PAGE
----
Letter of Transmittal x Reliance Letter

What is a letter of transmittal? What is a reliance letter?
Are they the same?

Navigating the details of appraisal documents requires a clear understanding of their purpose and implications. Among the key documents are the letter of transmittal and reliance letter, each playing a distinct role in the appraisal process. Here are some differences between the two:
letter of transmittal reliance letter

What is a letter of transmittal?

A letter of transmittal is a document that accompanies another document, such as a report, contract, or proposal. It introduces the main document and provides some context or explanation for it. A letter of transmittal is not the same as a reliance letter, which is a specific type of letter used in property appraisals in Canada.

what is a reliance letter?

• A reliance letter is an extension of the original appraisal report.
• It grants authorization to a third party (other than the intended user at the time of the assignment) to use or rely on the appraisal report.
• Essentially, it allows a third party to rely on the conclusions and information contained in the original appraisal report.

When is a reliance letter needed?

A reliance letter may be requested by a lender, a lawyer, an accountant, or another party who has an interest in the property or the transaction.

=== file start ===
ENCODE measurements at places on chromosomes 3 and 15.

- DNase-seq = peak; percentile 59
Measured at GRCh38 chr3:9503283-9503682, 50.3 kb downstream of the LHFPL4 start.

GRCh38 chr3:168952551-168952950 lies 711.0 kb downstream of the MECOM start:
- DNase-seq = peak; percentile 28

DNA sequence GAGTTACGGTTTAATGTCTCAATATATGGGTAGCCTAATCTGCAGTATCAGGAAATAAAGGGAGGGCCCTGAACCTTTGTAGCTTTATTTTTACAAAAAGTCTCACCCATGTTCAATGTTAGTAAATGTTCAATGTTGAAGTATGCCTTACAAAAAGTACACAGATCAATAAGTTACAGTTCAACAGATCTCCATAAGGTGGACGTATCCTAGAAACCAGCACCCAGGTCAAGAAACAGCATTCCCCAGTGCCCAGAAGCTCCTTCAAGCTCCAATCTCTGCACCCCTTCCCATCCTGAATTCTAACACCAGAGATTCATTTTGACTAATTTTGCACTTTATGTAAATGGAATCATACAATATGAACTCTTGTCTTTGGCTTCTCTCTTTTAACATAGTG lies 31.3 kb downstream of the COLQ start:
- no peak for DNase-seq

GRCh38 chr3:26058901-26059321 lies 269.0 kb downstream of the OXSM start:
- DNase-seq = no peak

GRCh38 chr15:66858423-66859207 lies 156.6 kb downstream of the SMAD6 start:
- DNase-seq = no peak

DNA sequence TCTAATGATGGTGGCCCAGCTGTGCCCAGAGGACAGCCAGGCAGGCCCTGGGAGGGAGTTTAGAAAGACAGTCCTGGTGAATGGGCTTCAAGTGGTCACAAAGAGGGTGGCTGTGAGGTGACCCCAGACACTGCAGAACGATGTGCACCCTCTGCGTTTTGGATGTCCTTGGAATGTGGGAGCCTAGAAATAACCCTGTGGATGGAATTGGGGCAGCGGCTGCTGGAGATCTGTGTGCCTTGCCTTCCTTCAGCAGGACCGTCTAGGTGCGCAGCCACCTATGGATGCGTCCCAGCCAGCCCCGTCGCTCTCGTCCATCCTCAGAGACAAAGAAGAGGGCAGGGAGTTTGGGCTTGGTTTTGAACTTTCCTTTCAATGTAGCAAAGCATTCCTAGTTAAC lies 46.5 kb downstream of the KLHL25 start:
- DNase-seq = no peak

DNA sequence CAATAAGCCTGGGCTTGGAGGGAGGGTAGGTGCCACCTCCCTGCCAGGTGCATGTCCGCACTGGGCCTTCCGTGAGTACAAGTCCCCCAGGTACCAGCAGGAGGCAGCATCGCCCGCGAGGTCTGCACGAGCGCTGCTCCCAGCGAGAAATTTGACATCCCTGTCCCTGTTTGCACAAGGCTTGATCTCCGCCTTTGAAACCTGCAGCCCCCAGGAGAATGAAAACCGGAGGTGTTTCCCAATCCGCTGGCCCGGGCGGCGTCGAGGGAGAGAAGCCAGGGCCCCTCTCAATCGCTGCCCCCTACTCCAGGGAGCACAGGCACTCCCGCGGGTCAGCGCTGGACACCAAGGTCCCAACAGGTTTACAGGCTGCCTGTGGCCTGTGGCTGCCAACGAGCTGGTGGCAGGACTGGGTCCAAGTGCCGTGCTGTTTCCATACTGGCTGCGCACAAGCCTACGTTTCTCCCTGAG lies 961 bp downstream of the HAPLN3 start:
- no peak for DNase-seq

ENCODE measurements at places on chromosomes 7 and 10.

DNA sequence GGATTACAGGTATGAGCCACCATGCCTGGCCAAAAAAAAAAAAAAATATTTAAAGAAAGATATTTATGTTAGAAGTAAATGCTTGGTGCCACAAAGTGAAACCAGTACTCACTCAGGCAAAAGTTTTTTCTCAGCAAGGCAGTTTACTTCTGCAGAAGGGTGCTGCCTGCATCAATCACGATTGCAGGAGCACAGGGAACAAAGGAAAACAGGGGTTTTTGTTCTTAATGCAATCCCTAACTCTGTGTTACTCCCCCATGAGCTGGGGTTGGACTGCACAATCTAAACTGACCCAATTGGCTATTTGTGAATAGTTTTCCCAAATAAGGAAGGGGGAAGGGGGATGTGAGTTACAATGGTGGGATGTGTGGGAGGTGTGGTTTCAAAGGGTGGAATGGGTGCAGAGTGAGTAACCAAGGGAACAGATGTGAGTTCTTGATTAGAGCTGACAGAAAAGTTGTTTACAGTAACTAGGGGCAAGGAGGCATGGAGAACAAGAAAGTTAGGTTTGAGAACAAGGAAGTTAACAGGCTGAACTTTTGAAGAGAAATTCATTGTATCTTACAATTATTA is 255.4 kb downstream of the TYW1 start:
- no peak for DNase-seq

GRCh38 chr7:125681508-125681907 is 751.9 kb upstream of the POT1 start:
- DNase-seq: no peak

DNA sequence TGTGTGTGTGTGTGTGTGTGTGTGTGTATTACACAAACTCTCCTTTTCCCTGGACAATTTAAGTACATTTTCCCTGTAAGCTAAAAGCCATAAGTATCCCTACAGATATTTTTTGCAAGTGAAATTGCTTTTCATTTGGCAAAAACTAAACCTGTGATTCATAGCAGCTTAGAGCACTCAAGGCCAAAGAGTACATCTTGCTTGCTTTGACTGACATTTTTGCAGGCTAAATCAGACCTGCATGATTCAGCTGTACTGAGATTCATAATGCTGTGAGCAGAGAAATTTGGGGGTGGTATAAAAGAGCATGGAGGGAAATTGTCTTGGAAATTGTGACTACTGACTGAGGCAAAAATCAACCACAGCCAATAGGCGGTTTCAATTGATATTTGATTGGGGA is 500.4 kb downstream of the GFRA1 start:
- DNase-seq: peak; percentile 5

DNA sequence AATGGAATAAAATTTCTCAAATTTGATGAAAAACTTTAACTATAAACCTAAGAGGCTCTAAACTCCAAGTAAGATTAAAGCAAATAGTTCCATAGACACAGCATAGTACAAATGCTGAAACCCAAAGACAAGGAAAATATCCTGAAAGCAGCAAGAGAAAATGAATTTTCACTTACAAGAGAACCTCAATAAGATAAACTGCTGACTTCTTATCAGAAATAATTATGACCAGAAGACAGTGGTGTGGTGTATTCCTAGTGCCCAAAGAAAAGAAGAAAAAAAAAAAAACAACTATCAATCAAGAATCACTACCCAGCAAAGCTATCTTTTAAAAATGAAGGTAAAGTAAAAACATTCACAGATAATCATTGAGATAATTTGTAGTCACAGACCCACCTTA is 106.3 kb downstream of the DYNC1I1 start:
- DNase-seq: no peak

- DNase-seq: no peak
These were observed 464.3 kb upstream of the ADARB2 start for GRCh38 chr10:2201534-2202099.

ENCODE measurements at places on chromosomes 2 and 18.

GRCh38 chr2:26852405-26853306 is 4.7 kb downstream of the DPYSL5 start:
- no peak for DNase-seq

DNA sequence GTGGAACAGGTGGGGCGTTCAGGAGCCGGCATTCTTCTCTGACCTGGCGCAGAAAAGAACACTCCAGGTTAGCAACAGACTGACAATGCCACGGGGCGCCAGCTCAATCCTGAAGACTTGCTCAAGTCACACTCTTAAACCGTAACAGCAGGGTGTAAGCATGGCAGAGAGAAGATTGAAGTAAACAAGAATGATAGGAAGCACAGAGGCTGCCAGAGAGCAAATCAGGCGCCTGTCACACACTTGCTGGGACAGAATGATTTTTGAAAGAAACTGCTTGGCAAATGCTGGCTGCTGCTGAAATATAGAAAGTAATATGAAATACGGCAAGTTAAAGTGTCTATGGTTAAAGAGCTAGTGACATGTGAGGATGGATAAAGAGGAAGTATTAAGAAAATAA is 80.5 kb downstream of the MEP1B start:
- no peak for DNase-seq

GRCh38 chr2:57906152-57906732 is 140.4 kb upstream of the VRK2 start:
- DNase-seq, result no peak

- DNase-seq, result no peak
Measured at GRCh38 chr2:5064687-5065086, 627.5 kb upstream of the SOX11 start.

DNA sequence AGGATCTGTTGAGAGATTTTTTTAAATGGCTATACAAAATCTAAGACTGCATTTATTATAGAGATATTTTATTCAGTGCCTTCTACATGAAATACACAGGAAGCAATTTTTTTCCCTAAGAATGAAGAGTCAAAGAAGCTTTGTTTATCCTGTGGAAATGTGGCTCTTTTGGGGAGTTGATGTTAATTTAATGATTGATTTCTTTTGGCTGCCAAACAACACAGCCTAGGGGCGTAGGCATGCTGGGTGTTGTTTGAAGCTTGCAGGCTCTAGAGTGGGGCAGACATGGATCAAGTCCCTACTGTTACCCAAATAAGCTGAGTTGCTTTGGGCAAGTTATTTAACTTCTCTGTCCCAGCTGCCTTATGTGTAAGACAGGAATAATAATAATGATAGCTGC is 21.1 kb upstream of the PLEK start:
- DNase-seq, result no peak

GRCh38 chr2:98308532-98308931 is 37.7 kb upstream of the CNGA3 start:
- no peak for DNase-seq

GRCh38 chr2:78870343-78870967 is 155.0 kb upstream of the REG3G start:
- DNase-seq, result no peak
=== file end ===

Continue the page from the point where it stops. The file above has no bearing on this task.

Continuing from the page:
Common scenarios include:
• A lender requesting to use the appraisal for underwriting purposes, even though the report was initially prepared for the property owner or a different lender.
• A report originally prepared for matrimonial purposes being used for refinancing (or vice versa).
• A report initially prepared for financing purposes being considered for estate settlement.

what are the risks and considerations of issuing a reliance letter?

• When an appraiser issues a reliance letter, they are exposing themselves to potential liability from both the original client and the third party.
• The appraiser must obtain consent from the original client and release from the original intended user before issuing a reliance letter.
• The appraiser must also ensure that the reliance letter does not modify or contradict the original appraisal report, and that it clearly states the scope and limitations of the reliance.
• The appraiser should charge an appropriate fee for issuing a reliance letter, as it involves additional work and risk.
As you can see, a letter of transmittal and a reliance letter are two different documents with different purposes and implications. If you need an appraisal report or a reliance letter for your property, you can rely on Westech Appraisal’s expertise and local market knowledge. We are your trusted appraiser of choice, offering you a high-quality service and a professional experience. Contact us today to learn more about our appraisal services and how we can help you.